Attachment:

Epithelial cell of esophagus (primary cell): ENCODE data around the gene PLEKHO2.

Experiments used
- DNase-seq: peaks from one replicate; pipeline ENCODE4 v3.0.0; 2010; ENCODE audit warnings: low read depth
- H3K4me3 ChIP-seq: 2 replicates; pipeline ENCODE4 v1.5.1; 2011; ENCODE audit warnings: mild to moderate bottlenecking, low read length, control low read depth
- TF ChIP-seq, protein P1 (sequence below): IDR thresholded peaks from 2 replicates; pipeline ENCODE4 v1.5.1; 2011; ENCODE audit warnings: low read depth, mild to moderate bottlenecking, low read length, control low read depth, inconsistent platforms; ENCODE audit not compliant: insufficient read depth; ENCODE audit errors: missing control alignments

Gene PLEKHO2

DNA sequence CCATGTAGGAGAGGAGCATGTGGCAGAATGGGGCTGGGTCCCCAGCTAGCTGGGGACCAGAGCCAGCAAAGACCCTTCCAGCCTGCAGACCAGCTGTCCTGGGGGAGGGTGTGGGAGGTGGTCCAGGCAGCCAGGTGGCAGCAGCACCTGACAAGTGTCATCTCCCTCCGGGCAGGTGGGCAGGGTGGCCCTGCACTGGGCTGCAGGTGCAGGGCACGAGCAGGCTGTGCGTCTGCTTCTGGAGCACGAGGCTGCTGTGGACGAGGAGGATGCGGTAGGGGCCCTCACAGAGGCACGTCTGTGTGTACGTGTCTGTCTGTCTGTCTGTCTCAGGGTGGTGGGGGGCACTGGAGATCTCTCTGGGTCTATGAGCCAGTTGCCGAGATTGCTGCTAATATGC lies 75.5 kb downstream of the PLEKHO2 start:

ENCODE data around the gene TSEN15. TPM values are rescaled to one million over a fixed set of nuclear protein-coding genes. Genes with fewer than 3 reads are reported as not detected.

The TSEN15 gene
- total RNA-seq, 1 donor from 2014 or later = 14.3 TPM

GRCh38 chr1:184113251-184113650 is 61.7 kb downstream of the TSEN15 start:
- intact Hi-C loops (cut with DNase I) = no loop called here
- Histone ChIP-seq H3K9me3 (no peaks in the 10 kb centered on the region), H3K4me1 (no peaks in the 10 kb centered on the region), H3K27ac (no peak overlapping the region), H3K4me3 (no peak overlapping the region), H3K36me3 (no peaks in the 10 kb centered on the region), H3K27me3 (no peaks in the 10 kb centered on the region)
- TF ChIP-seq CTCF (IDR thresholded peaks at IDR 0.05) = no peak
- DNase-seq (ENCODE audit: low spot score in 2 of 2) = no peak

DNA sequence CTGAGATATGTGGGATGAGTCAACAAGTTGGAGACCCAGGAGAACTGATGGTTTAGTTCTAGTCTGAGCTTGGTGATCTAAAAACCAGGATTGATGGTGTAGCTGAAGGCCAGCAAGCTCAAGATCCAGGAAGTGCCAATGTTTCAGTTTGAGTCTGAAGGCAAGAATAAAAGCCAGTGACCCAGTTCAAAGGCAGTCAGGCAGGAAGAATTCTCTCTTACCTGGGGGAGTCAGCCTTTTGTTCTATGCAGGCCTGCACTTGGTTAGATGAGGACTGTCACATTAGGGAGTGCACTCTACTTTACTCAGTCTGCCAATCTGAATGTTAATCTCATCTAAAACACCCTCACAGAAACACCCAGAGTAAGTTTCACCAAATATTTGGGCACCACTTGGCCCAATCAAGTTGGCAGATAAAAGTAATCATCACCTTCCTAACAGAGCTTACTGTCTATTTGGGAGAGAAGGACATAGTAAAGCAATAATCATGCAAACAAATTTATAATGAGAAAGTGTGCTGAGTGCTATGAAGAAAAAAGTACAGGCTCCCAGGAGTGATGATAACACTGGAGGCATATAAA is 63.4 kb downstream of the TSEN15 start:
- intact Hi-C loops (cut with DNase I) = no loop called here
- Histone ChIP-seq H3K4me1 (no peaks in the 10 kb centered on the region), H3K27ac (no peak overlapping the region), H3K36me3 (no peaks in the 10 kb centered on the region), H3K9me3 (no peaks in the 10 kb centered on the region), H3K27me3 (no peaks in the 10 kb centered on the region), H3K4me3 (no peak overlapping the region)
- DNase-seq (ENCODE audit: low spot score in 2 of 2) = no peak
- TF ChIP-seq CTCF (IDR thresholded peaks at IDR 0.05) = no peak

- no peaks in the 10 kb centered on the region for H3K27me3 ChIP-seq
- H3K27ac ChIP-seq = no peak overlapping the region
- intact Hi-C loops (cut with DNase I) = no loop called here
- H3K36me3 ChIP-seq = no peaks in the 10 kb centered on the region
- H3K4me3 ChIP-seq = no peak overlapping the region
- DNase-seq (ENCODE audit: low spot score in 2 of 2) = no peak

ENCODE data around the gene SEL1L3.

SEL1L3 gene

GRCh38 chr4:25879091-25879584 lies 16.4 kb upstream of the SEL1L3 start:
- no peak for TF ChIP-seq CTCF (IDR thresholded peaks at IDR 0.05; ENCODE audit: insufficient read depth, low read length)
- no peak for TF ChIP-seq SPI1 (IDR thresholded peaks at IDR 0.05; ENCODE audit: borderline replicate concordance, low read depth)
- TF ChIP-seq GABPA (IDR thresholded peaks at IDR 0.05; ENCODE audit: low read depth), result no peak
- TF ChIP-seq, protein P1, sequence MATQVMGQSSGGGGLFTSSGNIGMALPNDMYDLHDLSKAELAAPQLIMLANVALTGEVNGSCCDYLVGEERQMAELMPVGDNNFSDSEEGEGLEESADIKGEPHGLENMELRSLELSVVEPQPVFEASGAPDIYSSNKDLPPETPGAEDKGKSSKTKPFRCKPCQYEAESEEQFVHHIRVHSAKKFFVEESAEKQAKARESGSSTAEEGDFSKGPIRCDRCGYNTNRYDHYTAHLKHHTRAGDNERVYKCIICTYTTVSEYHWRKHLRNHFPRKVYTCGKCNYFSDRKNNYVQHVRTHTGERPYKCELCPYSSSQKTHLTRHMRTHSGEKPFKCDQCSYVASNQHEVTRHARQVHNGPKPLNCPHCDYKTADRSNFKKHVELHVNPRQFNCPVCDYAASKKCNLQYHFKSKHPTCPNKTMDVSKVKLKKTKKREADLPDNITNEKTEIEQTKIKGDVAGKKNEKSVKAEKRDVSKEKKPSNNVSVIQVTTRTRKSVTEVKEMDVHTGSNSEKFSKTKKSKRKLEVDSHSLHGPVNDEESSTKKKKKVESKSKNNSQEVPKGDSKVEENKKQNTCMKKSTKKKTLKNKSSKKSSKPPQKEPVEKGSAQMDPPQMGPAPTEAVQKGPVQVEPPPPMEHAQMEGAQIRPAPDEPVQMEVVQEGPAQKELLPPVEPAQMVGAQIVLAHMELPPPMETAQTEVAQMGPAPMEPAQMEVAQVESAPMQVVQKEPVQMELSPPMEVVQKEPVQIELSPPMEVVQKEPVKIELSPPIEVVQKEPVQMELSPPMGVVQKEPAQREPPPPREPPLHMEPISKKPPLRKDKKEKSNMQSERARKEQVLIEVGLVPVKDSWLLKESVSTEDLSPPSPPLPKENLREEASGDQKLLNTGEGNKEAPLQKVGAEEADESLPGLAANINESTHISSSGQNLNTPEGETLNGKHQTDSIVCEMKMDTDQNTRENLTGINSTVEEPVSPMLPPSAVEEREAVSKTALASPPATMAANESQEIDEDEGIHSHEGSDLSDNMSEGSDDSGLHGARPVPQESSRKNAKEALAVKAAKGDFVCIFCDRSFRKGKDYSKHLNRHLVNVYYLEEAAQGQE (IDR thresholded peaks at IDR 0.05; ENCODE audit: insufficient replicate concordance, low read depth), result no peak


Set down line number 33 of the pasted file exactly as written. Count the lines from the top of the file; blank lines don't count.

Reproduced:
- TF ChIP-seq, protein P1, sequence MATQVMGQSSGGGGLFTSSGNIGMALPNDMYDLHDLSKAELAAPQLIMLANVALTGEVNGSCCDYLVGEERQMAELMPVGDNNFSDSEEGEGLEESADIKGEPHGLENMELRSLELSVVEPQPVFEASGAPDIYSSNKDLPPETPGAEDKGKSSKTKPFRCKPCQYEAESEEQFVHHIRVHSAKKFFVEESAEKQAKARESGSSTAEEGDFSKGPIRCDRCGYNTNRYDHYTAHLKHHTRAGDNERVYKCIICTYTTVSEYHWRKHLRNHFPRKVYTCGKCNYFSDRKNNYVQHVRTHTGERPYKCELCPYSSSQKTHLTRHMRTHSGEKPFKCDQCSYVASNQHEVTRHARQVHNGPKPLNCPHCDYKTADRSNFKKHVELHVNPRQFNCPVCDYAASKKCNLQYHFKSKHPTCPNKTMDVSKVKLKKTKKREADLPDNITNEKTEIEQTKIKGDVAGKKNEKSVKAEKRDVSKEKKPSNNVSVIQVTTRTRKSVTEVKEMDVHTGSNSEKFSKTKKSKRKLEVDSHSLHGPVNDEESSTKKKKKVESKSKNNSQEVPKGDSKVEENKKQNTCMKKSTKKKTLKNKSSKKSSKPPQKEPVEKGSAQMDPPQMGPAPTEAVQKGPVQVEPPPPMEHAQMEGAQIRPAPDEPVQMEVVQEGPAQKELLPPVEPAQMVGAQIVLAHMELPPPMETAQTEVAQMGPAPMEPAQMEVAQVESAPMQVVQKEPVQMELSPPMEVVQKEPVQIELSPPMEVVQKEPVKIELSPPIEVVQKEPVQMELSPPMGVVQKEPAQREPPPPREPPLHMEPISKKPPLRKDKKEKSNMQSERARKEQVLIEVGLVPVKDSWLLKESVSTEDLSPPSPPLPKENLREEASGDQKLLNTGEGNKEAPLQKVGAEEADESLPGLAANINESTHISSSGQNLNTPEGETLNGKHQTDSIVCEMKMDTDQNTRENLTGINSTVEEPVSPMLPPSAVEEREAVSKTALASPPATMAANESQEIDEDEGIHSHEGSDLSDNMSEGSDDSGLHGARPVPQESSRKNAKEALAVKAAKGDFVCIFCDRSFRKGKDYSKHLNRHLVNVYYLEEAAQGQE (IDR thresholded peaks at IDR 0.05; ENCODE audit: insufficient replicate concordance, low read depth), result no peak